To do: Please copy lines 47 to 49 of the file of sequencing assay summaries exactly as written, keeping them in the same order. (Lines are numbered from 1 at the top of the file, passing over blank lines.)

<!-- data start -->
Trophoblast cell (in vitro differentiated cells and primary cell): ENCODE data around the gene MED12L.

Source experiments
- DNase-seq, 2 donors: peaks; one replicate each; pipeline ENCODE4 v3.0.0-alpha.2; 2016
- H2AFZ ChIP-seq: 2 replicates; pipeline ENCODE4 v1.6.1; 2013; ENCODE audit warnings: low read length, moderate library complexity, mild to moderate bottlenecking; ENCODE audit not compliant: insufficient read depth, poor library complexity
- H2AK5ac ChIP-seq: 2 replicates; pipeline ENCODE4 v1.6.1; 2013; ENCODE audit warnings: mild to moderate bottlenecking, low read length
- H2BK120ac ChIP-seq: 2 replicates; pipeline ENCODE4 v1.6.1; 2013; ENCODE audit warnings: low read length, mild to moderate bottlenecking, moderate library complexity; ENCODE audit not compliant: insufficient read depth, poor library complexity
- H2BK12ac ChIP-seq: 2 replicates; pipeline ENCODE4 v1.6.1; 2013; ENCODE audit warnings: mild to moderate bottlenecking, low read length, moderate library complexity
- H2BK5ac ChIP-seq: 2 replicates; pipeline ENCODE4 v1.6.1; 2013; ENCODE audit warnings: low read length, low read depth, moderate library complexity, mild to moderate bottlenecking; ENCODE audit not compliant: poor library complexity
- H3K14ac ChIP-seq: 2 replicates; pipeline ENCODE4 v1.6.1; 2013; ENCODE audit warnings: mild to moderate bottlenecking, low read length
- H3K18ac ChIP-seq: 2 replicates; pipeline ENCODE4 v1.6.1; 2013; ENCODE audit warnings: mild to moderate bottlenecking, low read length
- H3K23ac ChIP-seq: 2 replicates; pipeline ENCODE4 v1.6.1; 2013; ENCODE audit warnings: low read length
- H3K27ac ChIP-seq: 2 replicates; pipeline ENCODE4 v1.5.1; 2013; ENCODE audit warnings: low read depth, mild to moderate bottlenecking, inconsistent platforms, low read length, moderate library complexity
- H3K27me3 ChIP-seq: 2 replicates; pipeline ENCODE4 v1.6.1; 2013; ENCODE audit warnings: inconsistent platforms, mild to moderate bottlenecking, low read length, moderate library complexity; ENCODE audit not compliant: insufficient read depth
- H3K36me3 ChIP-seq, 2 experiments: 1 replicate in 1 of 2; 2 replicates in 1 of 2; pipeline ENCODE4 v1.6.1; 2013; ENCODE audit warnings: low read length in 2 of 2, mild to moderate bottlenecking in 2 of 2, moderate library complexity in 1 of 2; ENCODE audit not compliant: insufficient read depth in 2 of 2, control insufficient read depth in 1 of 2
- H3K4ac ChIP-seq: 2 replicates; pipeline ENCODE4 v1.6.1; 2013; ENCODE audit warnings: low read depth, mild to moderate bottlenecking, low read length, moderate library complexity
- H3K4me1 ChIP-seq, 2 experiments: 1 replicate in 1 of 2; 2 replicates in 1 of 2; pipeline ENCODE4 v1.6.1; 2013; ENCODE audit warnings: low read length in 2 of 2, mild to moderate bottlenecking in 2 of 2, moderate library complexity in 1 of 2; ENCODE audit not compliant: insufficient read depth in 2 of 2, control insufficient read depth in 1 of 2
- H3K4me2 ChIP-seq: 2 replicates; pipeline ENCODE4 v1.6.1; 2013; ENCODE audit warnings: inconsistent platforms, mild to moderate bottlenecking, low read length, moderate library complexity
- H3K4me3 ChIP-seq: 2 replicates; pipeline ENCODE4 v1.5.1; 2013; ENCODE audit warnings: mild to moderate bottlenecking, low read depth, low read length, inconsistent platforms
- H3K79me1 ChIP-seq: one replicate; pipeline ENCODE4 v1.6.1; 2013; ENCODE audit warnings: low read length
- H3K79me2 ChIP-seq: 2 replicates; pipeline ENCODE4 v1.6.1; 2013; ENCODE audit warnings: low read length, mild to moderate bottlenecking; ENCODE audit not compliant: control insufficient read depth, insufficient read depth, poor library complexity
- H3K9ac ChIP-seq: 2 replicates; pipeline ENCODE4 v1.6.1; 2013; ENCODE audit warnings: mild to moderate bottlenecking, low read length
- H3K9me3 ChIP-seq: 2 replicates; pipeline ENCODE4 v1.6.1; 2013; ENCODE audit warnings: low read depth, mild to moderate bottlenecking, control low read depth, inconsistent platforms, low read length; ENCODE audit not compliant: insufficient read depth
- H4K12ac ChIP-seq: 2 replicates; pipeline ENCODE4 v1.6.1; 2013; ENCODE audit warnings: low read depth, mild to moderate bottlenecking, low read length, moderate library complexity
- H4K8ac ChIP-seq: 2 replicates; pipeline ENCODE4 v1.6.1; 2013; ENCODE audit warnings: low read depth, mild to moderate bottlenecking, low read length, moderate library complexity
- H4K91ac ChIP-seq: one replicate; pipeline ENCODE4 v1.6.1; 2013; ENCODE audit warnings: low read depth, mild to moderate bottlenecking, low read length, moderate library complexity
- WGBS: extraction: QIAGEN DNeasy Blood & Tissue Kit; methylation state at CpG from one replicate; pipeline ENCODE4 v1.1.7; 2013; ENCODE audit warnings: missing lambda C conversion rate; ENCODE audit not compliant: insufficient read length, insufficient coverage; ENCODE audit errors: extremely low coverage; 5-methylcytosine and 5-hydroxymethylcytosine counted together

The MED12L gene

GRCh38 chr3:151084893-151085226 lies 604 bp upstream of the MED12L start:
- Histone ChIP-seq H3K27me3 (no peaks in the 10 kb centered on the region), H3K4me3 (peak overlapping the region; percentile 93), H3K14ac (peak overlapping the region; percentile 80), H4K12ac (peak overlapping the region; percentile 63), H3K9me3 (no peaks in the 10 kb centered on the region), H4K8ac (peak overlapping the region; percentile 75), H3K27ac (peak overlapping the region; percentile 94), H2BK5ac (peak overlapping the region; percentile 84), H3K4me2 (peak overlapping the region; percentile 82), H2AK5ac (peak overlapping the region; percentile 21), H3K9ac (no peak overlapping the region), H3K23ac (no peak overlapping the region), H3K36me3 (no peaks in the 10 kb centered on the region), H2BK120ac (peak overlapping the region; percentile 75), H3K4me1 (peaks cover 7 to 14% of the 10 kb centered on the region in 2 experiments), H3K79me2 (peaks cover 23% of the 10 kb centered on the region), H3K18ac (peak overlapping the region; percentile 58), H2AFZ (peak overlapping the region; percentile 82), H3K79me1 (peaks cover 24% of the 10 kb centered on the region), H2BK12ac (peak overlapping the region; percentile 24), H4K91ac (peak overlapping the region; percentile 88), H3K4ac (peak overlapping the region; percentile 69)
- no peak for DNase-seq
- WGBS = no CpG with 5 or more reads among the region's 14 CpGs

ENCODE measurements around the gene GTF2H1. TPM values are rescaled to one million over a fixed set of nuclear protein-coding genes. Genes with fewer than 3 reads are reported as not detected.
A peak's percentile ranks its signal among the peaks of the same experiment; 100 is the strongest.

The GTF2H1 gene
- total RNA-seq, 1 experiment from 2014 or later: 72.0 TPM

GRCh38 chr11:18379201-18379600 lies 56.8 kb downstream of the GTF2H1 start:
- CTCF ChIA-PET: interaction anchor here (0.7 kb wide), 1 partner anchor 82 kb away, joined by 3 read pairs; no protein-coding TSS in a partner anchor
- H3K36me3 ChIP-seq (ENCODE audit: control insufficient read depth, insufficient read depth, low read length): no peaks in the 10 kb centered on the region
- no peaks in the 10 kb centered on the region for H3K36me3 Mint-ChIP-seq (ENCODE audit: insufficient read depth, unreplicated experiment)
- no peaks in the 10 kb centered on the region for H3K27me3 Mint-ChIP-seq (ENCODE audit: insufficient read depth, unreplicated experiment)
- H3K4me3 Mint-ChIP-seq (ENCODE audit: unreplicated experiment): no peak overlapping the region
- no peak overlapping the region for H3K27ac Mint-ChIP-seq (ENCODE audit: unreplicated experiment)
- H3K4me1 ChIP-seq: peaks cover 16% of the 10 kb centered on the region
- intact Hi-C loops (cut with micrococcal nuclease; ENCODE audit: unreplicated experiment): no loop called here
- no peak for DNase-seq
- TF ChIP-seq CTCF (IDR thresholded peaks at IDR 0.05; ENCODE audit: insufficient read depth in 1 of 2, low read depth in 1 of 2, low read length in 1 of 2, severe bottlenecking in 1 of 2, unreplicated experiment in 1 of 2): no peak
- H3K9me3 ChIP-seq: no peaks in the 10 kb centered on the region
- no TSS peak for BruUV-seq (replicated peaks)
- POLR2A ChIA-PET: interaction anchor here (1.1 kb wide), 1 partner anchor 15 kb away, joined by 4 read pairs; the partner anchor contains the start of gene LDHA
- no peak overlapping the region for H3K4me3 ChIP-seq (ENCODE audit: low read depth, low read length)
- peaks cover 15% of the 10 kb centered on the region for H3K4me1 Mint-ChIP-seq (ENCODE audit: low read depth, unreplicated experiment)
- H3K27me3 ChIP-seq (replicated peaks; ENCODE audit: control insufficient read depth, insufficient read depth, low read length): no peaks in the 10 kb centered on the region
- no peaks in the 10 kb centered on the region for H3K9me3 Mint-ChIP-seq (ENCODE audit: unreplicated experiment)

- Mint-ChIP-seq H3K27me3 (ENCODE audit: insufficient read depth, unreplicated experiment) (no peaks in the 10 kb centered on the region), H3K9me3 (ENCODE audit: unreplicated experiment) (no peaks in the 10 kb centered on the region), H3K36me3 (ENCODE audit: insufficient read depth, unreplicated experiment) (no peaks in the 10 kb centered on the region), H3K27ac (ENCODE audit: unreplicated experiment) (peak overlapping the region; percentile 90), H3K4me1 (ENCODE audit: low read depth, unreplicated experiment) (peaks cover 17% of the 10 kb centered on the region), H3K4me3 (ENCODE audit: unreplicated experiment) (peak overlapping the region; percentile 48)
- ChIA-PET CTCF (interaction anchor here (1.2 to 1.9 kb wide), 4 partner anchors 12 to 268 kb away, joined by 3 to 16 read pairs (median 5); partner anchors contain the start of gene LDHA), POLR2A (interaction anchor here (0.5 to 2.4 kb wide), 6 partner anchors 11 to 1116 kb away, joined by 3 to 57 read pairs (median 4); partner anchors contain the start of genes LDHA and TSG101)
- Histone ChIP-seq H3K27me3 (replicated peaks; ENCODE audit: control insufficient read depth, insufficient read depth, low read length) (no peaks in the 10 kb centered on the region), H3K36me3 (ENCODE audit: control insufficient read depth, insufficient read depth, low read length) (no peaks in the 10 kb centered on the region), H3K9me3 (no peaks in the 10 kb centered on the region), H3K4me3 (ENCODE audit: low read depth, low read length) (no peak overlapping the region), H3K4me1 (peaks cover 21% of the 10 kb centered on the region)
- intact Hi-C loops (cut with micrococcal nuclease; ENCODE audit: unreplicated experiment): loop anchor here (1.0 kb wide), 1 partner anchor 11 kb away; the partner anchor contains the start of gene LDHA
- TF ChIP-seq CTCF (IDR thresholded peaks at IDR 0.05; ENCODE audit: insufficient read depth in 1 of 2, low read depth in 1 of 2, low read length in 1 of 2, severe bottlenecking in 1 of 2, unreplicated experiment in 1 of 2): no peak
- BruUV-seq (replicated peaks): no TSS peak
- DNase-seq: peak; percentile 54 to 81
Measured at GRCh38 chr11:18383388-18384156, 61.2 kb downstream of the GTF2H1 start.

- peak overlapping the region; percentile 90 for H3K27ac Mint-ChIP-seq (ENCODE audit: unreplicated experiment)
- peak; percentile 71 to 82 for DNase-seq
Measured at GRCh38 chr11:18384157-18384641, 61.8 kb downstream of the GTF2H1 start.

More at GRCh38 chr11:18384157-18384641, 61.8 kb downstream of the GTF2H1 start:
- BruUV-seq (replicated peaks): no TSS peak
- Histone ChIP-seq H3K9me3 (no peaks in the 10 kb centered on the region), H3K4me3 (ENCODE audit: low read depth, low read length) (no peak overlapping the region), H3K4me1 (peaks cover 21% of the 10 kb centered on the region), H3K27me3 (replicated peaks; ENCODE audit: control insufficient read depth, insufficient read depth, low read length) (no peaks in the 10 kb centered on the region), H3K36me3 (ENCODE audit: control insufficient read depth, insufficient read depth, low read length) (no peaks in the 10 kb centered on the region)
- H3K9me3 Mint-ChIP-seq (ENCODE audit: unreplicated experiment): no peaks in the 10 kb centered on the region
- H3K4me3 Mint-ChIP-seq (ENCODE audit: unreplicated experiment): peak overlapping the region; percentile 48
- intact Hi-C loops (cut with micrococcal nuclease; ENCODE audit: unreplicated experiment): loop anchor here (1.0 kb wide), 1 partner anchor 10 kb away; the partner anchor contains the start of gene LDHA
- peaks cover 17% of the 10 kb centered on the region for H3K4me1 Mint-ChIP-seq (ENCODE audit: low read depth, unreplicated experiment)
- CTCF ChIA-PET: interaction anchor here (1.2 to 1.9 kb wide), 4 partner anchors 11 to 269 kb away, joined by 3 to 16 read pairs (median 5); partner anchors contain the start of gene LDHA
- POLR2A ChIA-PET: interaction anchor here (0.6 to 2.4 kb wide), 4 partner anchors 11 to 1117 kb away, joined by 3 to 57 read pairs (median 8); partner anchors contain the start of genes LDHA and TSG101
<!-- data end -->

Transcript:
- H3K9me3 ChIP-seq: no peaks in the 10 kb centered on the region
- no TSS peak for BruUV-seq (replicated peaks)
- POLR2A ChIA-PET: interaction anchor here (1.1 kb wide), 1 partner anchor 15 kb away, joined by 4 read pairs; the partner anchor contains the start of gene LDHA